Let me illustrate the difficulty of the question. You may well have a book in your bookshelf entitled Religions of the World, or Introduction to World Religions, or Religions Today, or something similar. You once bought it at the remainder books section of a bookstore, or you may have got it as a Christmas present. The book is well-written, easy to read, and filled with beautiful illustrations. It is divided into chapters of more or less equal length, each devoted to one particular 'world religion' - suggesting that these 'religions' all belong to the same category, and are therefore essentially similar, equal, and comparable. The first five chapters are about Christianity, Islam, Judaism, Buddhism and Hinduism, as these are generally considered the five main 'world religions'. They are probably followed by chapters on Taoism (or Daoism), Confucianism, Jainism and Zoroastrianism. In addition, there may also be chapters on 'new religions', 'New Age', 'shamanism' and/or 'indigenous religions'. Finally, it is likely that the book has a chapter on Shinto (possibly referred to as Shintoism).

It is not my purpose here to discuss the problems inherent in such an approach to 'world religions'. Let me just point out that, despite the practical advantages, the problems caused by the projection of the concept 'religion' onto a wide variety of traditions are significant. But now I would like to draw attention to the chapter on 'Shinto'. If you are lucky, the chapter will pay some attention to historical change; if you are not, it will present Shinto as a static tradition, virtually unchanged since prehistoric times. Even if it does recognise some historical developments, the chapter is highly likely to define Shinto as the 'indigenous' religious tradition of Japan - a claim as common as historically problematic. Furthermore, while the chapter is likely to mention 'State Shinto', the emperor-centred state religion created and controlled by the Japanese government in the first half of the twentieth century, it is likely to dismiss this as a political ideology that ought to be distinguished from the 'real' religion.

Next, inevitably, there is some reference to 'Shinto' creation myths, but they are presented as fixed stories, rather than historical constructs that have changed over time. Of course, several of the main rituals and events are described, but without any reference to their Buddhist or Taoist origins - rather, they are portrayed as fixed, unchanging, and similar throughout the country. More importantly, Shinto is probably described as a 'nature religion' - fundamentally based on people's beliefs in forces of nature (trees, rivers, mountains and so on) which have come to be enshrined and venerated. This, according to most popular introductions to Shinto, is the core essence of the religion. And this core essence, which has supposedly remained pretty much the same since primordial times, is considered to constitute 'the' core spirituality of 'the' Japanese people. The term kami, used in Japan to refer to deities, is considered untranslatable, and presented as some Japanese conceptualisation of divine nature - easily overlooking the fact that many kami are in fact historical persons or legendary heroes who became deities after they died, or 'Shintoised' gods and bodhisattvas from mainland Asia, that have little to do with natural phenomena.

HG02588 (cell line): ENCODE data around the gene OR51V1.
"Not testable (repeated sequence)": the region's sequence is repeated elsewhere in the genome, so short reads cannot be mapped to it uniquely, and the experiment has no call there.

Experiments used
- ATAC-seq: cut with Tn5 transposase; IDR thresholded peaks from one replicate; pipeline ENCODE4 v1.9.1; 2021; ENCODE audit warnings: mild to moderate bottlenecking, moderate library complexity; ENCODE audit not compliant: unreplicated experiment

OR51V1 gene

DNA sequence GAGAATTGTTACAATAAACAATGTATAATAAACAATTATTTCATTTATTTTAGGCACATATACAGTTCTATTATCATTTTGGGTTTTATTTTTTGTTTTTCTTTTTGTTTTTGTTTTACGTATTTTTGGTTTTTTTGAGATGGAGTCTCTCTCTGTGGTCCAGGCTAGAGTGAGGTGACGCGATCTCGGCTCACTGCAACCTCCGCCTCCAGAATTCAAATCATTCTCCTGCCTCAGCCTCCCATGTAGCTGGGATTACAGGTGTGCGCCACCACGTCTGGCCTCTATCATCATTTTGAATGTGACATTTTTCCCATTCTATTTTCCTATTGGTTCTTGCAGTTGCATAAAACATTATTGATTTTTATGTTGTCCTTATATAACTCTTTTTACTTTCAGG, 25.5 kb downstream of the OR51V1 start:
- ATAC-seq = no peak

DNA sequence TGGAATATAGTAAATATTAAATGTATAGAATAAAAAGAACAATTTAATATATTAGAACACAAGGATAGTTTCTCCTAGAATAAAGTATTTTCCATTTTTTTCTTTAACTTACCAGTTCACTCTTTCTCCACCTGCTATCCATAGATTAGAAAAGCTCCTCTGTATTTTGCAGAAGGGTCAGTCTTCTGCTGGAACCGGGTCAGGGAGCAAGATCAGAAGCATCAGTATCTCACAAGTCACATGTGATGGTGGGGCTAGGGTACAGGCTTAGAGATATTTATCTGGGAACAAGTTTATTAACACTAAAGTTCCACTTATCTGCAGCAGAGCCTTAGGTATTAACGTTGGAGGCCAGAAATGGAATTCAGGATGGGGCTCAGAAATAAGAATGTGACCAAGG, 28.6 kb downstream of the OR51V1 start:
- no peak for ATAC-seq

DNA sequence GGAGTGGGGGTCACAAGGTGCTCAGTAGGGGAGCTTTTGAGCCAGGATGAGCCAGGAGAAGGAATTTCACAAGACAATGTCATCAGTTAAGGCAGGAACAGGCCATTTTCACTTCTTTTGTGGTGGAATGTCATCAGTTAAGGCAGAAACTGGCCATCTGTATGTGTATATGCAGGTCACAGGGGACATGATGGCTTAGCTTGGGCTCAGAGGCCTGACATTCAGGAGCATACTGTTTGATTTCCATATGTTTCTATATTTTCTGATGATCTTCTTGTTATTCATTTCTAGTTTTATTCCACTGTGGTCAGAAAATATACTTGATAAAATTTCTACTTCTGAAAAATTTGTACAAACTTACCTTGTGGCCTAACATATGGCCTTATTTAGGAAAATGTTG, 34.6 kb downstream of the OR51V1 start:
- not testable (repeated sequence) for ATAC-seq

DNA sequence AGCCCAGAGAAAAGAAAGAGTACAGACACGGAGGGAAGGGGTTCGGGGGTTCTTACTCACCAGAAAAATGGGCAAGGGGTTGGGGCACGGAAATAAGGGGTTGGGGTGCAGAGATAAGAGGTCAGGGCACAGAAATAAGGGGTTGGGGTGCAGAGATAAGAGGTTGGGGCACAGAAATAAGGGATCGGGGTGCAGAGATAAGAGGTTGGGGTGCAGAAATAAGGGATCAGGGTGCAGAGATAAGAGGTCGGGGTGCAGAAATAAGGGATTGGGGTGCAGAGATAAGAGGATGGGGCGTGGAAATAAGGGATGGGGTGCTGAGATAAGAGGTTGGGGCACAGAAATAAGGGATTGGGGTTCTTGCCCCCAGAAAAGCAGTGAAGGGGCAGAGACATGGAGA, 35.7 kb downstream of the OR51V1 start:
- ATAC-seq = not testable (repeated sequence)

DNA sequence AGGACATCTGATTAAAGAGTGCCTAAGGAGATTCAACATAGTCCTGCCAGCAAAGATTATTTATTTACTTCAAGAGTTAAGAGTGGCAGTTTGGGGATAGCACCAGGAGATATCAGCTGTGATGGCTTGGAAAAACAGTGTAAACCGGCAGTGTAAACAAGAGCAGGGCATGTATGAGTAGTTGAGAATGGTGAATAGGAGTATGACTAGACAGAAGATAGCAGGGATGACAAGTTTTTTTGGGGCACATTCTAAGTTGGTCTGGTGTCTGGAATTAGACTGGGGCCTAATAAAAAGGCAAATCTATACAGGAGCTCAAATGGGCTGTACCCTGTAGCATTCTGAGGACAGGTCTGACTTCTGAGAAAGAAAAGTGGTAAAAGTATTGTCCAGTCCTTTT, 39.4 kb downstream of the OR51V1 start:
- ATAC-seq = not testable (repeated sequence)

These, then, are the basic ingredients of most popular introductions to Shinto in European languages. Naturally, they may differ somewhat in their formulation and emphasis, but their basic structure is the same. While not entirely false, the most important problem of such descriptions is that they tend to present Shinto as static and homogeneous, rather than dynamic and diverse - and accordingly, as a rule, do not really take the historical, political and local dimensions into account.

III. A typical definition

Let me illustrate this point by considering the following definition of Shinto, presented by that universally accepted, 'democratic' source of knowledge, Wikipedia. At the time of writing, the popular online encyclopedia defined Shinto as
... the indigenous spirituality of Japan and the Japanese people. It is a set of practices, to be carried out diligently, to establish a connection between present day Japan and its ancient past.
At first sight, this definition may seem rather accurate, and not very biased. However, there are some underlying assumptions which are all questionable, and which become clear if we look at the definition word by word. I will attempt to do so in order to show how difficult and complicated the issue is.

Firstly, perhaps the most problematic and common assumption is that Shinto is 'indigenous' Japanese. This term presupposes that Shinto is purely and originally 'Japanese', in contrast to 'foreign' religious traditions such as Buddhism, Confucianism and Christianity. The term reflects the use of 'Shinto' in modern Japanese history as a marker of national identity; that is, a symbol to distinguish between Japan and the outside world. This distinction, however, is highly artificial. Historically, Shinto developed within the framework - theological and institutional - of Buddhism. Later, after the institutional separation of Shinto and Buddhism around 1870, Shinto was constructed anew as an independent, national(ist) religion - paradoxically, however, this 'indigenous' religious ideology was profoundly influenced by Confucian values such as loyalty to the state and filial piety (love for one's ancestors). In addition, many so-called Shinto-rituals in fact go back to yin-yang (or 'Taoist') practices. Thus, Shinto as it exists today is a relatively recent construction, based on elements from a variety of traditions, many of which are in fact originally Chinese.